That prompted plans for a prominent new display of the card and a renewed search for Davis, who called the museum and spoke to executive director Mike Gibbons.
"He told me if it were up to him, he'd leave the card with the museum," said Gibbons, who is certain the man he spoke to is the owner of the card. "But he was going to talk to his wife about it, and he said his wife might have other ideas.
"He promised he'd get back to us by the end of the week with his decision."
In an e-mail to The Baltimore Sun, Davis said: "Well, you found me. I didn't think it was possible in today's world to hide! I was not aware that moving to Bethany Beach, Del. would be better than the witness protecting plan!"
Davis thanked the newspaper for publishing the article, "which [led] to my getting the word regarding the museum's attempt to reach me."
He did not return phone calls from the newspaper seeking further comment. According to Gibbons, Davis was on a business trip to Atlanta.
The rare 1914 Babe Ruth rookie card -- along with 14 others featuring Ruth's teammates on the Baltimore Orioles of the International League, was originally donated to the museum by Glenn Davis' father, Richard Davis, in 1998.
After Richard Davis died, Glenn Davis renewed an agreement in 2001 allowing the museum to display the cards on a long-term basis, with no time frame for their return.
But when the Ruth rookie card was appraised last year for $500,000 -- surpassing the Honus Wagner tobacco card as the priciest on the market -- museum officials decided to feature it in a new "blockbuster" display on baseball card collecting.
Before doing that, though, they wanted to contact Davis about their plans and make sure he approved.
"I look forward to getting up to Baltimore to visit and see the card in its new display," said Davis in his e-mail to The Baltimore Sun. "It has been a while."
Tuesday, June 29, 2010
Inside the faded red border is a photo of the great Babe Ruth gazing off to his left, somehow looking pensive and mischievous at the same time.
The future Hall of Famer is 19 years old, tall and lean, not yet showing the effects of a prodigious appetite for beer and hot dogs that developed over his lifetime.
This is the 1914 Baltimore News Babe Ruth rookie card. It's one of the most valuable cards on the market, priced at a cool $500,000 in good condition. No more than 11 of the cards are believed to exist.
Museum officials are ecstatic to have it in their possession. While displaying the card for 12 years, they learned only recently that its value had skyrocketed.
"The Honus Wagner tobacco card used to be the Holy Grail of collectibles," says Mike Gibbons, the museum's executive director. "Now the Ruth card is the Holy Grail."
Gibbons and his staff are so excited about the card that they plan to make it the centerpiece of a "blockbuster" display on the history of baseball card collecting.
But before they do, they want to contact the card's owner, the Baltimore man who generously loaned the card for display. They want to let him know about their grand plans for his wonderful gift.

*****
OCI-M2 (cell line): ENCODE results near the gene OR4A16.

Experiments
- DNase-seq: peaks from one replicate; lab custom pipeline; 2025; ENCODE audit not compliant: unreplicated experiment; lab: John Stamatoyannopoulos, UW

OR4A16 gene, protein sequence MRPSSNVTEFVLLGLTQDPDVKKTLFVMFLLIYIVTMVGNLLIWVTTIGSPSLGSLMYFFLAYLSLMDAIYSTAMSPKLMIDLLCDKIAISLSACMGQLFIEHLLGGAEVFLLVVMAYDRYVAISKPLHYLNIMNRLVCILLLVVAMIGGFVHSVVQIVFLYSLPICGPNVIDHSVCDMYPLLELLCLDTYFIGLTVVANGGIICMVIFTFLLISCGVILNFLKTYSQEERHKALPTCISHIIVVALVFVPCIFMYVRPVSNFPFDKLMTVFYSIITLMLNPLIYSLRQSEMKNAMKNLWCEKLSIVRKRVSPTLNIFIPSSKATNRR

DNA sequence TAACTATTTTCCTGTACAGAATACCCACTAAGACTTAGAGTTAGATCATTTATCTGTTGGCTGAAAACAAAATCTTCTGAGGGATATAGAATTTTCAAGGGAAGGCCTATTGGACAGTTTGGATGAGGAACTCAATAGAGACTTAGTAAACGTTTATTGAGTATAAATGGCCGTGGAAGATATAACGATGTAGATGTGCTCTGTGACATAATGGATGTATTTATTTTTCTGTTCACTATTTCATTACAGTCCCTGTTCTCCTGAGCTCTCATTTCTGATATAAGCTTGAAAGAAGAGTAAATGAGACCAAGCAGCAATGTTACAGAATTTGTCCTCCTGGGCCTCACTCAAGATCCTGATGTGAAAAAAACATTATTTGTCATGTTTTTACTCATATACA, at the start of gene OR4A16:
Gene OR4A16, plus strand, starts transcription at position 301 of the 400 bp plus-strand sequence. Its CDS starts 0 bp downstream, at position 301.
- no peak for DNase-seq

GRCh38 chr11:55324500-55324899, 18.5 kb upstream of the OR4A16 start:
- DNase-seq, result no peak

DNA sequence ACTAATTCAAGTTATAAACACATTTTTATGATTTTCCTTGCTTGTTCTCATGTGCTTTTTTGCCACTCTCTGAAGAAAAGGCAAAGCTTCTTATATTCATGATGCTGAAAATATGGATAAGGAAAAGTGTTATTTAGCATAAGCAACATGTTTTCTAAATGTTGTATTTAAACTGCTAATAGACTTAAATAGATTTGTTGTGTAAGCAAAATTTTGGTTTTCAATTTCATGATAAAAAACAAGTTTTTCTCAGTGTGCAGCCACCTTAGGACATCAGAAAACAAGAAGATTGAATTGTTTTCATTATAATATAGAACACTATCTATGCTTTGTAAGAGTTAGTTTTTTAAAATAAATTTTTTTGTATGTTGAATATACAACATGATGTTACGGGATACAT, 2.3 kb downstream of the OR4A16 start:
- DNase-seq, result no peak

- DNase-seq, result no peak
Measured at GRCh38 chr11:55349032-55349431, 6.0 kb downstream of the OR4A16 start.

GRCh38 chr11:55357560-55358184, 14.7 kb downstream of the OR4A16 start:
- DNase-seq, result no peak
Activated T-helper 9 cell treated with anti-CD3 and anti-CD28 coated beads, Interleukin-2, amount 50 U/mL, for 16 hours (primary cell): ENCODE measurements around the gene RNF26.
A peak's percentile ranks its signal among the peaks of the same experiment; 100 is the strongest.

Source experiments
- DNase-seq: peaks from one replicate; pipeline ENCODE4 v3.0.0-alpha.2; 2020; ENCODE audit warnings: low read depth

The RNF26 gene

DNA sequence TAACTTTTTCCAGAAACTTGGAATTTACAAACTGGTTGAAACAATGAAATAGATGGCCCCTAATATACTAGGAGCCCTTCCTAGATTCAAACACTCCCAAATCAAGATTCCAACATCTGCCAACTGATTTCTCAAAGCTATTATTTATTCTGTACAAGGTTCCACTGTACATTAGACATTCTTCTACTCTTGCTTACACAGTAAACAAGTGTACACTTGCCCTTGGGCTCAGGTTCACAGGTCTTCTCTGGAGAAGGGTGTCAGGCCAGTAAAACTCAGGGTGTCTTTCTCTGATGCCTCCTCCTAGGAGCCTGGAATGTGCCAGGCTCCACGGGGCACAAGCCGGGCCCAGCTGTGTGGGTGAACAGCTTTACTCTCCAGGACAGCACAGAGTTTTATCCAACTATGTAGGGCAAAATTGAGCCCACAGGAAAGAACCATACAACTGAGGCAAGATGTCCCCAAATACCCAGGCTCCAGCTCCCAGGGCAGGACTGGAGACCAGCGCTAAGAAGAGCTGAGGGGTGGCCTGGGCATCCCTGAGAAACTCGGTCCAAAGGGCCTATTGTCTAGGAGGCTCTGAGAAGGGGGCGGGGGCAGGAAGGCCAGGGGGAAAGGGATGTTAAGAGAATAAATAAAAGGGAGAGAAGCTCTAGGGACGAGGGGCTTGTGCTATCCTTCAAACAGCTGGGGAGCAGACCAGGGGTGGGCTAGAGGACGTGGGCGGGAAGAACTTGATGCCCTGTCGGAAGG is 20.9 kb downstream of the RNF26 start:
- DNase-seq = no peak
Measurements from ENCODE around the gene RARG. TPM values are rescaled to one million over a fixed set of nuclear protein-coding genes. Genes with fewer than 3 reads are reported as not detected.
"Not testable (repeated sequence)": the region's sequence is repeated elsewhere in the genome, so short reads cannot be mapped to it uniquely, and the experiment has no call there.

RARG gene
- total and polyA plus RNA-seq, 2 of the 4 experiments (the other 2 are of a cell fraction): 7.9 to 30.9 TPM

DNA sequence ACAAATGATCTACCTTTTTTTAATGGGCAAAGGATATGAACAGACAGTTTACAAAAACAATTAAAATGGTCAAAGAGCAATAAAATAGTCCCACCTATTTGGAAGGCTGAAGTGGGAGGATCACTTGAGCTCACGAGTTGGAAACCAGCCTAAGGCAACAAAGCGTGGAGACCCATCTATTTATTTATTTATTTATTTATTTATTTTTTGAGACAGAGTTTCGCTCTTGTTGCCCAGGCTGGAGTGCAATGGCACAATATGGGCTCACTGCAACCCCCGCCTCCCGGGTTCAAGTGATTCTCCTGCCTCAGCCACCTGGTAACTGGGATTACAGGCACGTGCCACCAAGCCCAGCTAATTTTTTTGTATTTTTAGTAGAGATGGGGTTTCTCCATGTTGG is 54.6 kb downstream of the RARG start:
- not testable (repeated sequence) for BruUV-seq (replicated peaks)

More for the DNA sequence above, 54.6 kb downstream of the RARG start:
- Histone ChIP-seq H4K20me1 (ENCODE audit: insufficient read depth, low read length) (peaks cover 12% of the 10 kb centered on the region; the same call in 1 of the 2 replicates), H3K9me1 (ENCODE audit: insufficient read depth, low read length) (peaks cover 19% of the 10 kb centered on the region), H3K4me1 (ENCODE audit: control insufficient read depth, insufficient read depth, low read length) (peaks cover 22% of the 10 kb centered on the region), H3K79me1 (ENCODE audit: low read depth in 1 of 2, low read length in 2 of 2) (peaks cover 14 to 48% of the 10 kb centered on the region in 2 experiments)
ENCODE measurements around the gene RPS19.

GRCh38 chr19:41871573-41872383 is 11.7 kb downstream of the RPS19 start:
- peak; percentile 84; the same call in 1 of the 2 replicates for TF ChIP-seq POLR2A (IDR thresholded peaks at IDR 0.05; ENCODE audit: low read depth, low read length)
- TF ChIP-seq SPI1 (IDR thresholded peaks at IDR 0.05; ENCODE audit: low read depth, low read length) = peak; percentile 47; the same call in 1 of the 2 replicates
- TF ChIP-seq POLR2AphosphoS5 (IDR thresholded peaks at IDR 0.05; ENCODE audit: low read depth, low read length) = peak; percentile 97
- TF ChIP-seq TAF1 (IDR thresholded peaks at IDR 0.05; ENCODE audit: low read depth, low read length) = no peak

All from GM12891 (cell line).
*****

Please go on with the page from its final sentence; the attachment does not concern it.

Except … they can't find him.
In this age of computer databases and search engines and 24/7 social media connectivity, the man has flat-out disappeared.
He vanished in a way that seems almost impossible to do in this day and age.
And all he left behind was one of the most expensive baseball cards in the world.
An offer they couldn't refuse
If you ask Babe Ruth Museum officials, they'll tell you the story begins in June 1998. That's when a local man named Richard Davis approached them with an offer.
He was in possession of the 1914 Ruth rookie baseball card in good condition, along with 14 other cards issued that year, mostly of Ruth's teammates. Davis agreed to allow the museum to display them on a long-term basis, with no time-frame for their return.
The cards were from a series issued by the old Baltimore News when Ruth had only recently left St. Mary's Industrial School for Boys, the Baltimore orphanage where he had been consigned at age 7 by his parents for "incorrigible behavior."
A 19-year-old pitcher, he had just signed his first professional baseball contract with the Baltimore Orioles of the International League. The team was managed by the legendary Jack Dunn, who had agreed to be Ruth's guardian. As the story goes, Ruth's teammates took to calling him "Jack's newest babe," and the nickname stuck for the rest of his life.
Museum officials were delighted with Davis' loan. Even back then, they knew the card was valuable. But they didn't think it was worth anything approaching the amount the 1909 Wagner tobacco card was fetching. A card of the Pittsburgh Pirates Hall of Fame shortstop had sold for $640,000 in 1996.
"We're in the sports heritage business, not in the business of buying and selling memorabilia," Gibbons says of why the Ruth card wasn't appraised back then.
Still, Gibbons knew the Ruth card was rare. Not a lot of people had come across it back in 1914. And the ones who did apparently weren't excited enough to hold on to it.